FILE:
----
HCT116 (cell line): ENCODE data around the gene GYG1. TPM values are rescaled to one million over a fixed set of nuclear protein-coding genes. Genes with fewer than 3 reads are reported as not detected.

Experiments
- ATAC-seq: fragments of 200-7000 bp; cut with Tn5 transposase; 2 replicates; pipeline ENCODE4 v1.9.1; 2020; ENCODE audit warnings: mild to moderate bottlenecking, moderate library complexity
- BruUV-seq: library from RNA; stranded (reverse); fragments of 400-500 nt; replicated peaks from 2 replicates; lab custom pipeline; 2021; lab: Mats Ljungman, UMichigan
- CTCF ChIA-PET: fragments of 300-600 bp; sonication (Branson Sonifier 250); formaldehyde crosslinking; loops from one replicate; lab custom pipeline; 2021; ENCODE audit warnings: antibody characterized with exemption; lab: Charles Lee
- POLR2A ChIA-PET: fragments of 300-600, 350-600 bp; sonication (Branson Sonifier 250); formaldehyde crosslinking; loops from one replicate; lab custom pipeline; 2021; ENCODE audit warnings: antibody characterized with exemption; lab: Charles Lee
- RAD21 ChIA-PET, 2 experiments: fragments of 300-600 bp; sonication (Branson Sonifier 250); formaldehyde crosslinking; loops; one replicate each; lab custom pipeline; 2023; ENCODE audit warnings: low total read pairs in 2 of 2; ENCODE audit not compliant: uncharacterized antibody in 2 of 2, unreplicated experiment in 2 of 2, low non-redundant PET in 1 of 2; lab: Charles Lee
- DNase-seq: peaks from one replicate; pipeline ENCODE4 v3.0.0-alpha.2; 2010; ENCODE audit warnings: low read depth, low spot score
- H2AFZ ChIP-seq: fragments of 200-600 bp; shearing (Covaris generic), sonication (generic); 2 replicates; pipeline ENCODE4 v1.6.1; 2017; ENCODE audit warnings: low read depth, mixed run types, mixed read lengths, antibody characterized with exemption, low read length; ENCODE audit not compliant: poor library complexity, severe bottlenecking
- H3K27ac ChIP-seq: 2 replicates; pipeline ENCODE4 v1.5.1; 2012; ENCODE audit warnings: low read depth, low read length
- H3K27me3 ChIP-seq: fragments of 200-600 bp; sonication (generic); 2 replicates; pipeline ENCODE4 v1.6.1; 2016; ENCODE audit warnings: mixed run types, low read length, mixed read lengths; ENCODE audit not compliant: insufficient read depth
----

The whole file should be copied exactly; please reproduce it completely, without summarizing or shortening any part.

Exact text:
HCT116 (cell line): ENCODE data around the gene GYG1. TPM values are rescaled to one million over a fixed set of nuclear protein-coding genes. Genes with fewer than 3 reads are reported as not detected.

Experiments
- ATAC-seq: fragments of 200-7000 bp; cut with Tn5 transposase; 2 replicates; pipeline ENCODE4 v1.9.1; 2020; ENCODE audit warnings: mild to moderate bottlenecking, moderate library complexity
- BruUV-seq: library from RNA; stranded (reverse); fragments of 400-500 nt; replicated peaks from 2 replicates; lab custom pipeline; 2021; lab: Mats Ljungman, UMichigan
- CTCF ChIA-PET: fragments of 300-600 bp; sonication (Branson Sonifier 250); formaldehyde crosslinking; loops from one replicate; lab custom pipeline; 2021; ENCODE audit warnings: antibody characterized with exemption; lab: Charles Lee
- POLR2A ChIA-PET: fragments of 300-600, 350-600 bp; sonication (Branson Sonifier 250); formaldehyde crosslinking; loops from one replicate; lab custom pipeline; 2021; ENCODE audit warnings: antibody characterized with exemption; lab: Charles Lee
- RAD21 ChIA-PET, 2 experiments: fragments of 300-600 bp; sonication (Branson Sonifier 250); formaldehyde crosslinking; loops; one replicate each; lab custom pipeline; 2023; ENCODE audit warnings: low total read pairs in 2 of 2; ENCODE audit not compliant: uncharacterized antibody in 2 of 2, unreplicated experiment in 2 of 2, low non-redundant PET in 1 of 2; lab: Charles Lee
- DNase-seq: peaks from one replicate; pipeline ENCODE4 v3.0.0-alpha.2; 2010; ENCODE audit warnings: low read depth, low spot score
- H2AFZ ChIP-seq: fragments of 200-600 bp; shearing (Covaris generic), sonication (generic); 2 replicates; pipeline ENCODE4 v1.6.1; 2017; ENCODE audit warnings: low read depth, mixed run types, mixed read lengths, antibody characterized with exemption, low read length; ENCODE audit not compliant: poor library complexity, severe bottlenecking
- H3K27ac ChIP-seq: 2 replicates; pipeline ENCODE4 v1.5.1; 2012; ENCODE audit warnings: low read depth, low read length
- H3K27me3 ChIP-seq: fragments of 200-600 bp; sonication (generic); 2 replicates; pipeline ENCODE4 v1.6.1; 2016; ENCODE audit warnings: mixed run types, low read length, mixed read lengths; ENCODE audit not compliant: insufficient read depth